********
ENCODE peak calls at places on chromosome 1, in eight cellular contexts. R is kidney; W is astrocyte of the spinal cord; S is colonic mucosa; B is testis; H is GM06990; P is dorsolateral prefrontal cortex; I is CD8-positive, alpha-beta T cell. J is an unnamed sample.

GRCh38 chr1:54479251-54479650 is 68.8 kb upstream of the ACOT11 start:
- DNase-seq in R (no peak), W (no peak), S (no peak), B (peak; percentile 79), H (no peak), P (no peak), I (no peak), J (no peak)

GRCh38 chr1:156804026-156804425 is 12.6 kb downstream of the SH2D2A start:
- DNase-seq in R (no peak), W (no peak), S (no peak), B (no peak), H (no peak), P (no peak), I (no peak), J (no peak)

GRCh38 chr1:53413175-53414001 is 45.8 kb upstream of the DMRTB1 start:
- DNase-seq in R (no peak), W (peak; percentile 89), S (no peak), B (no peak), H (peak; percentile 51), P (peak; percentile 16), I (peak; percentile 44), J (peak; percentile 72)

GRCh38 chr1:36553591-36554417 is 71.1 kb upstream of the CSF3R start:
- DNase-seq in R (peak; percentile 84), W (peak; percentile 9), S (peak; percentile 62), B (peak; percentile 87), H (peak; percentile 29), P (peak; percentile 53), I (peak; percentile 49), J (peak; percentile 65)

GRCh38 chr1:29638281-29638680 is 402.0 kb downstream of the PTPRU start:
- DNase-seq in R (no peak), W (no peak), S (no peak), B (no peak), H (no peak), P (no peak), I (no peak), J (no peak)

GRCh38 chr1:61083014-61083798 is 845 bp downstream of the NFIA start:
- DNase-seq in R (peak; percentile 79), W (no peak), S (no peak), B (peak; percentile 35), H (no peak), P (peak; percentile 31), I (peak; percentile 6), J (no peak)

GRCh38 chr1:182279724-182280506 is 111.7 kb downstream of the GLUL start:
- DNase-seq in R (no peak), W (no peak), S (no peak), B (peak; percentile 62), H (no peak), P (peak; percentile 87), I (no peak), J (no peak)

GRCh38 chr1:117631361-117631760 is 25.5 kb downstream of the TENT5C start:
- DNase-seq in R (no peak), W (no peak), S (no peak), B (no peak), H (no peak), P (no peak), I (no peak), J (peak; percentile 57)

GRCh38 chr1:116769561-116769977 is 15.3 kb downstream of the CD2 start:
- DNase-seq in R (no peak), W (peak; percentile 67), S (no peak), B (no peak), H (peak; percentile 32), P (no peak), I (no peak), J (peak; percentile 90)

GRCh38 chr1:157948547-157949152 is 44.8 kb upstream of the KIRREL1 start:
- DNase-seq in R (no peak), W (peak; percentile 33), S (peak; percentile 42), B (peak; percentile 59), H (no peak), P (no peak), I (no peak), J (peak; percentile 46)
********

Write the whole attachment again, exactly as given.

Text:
ENCODE peak calls at places on chromosome 1, in eight cellular contexts. R is kidney; W is astrocyte of the spinal cord; S is colonic mucosa; B is testis; H is GM06990; P is dorsolateral prefrontal cortex; I is CD8-positive, alpha-beta T cell. J is an unnamed sample.

GRCh38 chr1:54479251-54479650 is 68.8 kb upstream of the ACOT11 start:
- DNase-seq in R (no peak), W (no peak), S (no peak), B (peak; percentile 79), H (no peak), P (no peak), I (no peak), J (no peak)

GRCh38 chr1:156804026-156804425 is 12.6 kb downstream of the SH2D2A start:
- DNase-seq in R (no peak), W (no peak), S (no peak), B (no peak), H (no peak), P (no peak), I (no peak), J (no peak)

GRCh38 chr1:53413175-53414001 is 45.8 kb upstream of the DMRTB1 start:
- DNase-seq in R (no peak), W (peak; percentile 89), S (no peak), B (no peak), H (peak; percentile 51), P (peak; percentile 16), I (peak; percentile 44), J (peak; percentile 72)

GRCh38 chr1:36553591-36554417 is 71.1 kb upstream of the CSF3R start:
- DNase-seq in R (peak; percentile 84), W (peak; percentile 9), S (peak; percentile 62), B (peak; percentile 87), H (peak; percentile 29), P (peak; percentile 53), I (peak; percentile 49), J (peak; percentile 65)

GRCh38 chr1:29638281-29638680 is 402.0 kb downstream of the PTPRU start:
- DNase-seq in R (no peak), W (no peak), S (no peak), B (no peak), H (no peak), P (no peak), I (no peak), J (no peak)

GRCh38 chr1:61083014-61083798 is 845 bp downstream of the NFIA start:
- DNase-seq in R (peak; percentile 79), W (no peak), S (no peak), B (peak; percentile 35), H (no peak), P (peak; percentile 31), I (peak; percentile 6), J (no peak)

GRCh38 chr1:182279724-182280506 is 111.7 kb downstream of the GLUL start:
- DNase-seq in R (no peak), W (no peak), S (no peak), B (peak; percentile 62), H (no peak), P (peak; percentile 87), I (no peak), J (no peak)

GRCh38 chr1:117631361-117631760 is 25.5 kb downstream of the TENT5C start:
- DNase-seq in R (no peak), W (no peak), S (no peak), B (no peak), H (no peak), P (no peak), I (no peak), J (peak; percentile 57)

GRCh38 chr1:116769561-116769977 is 15.3 kb downstream of the CD2 start:
- DNase-seq in R (no peak), W (peak; percentile 67), S (no peak), B (no peak), H (peak; percentile 32), P (no peak), I (no peak), J (peak; percentile 90)

GRCh38 chr1:157948547-157949152 is 44.8 kb upstream of the KIRREL1 start:
- DNase-seq in R (no peak), W (peak; percentile 33), S (peak; percentile 42), B (peak; percentile 59), H (no peak), P (no peak), I (no peak), J (peak; percentile 46)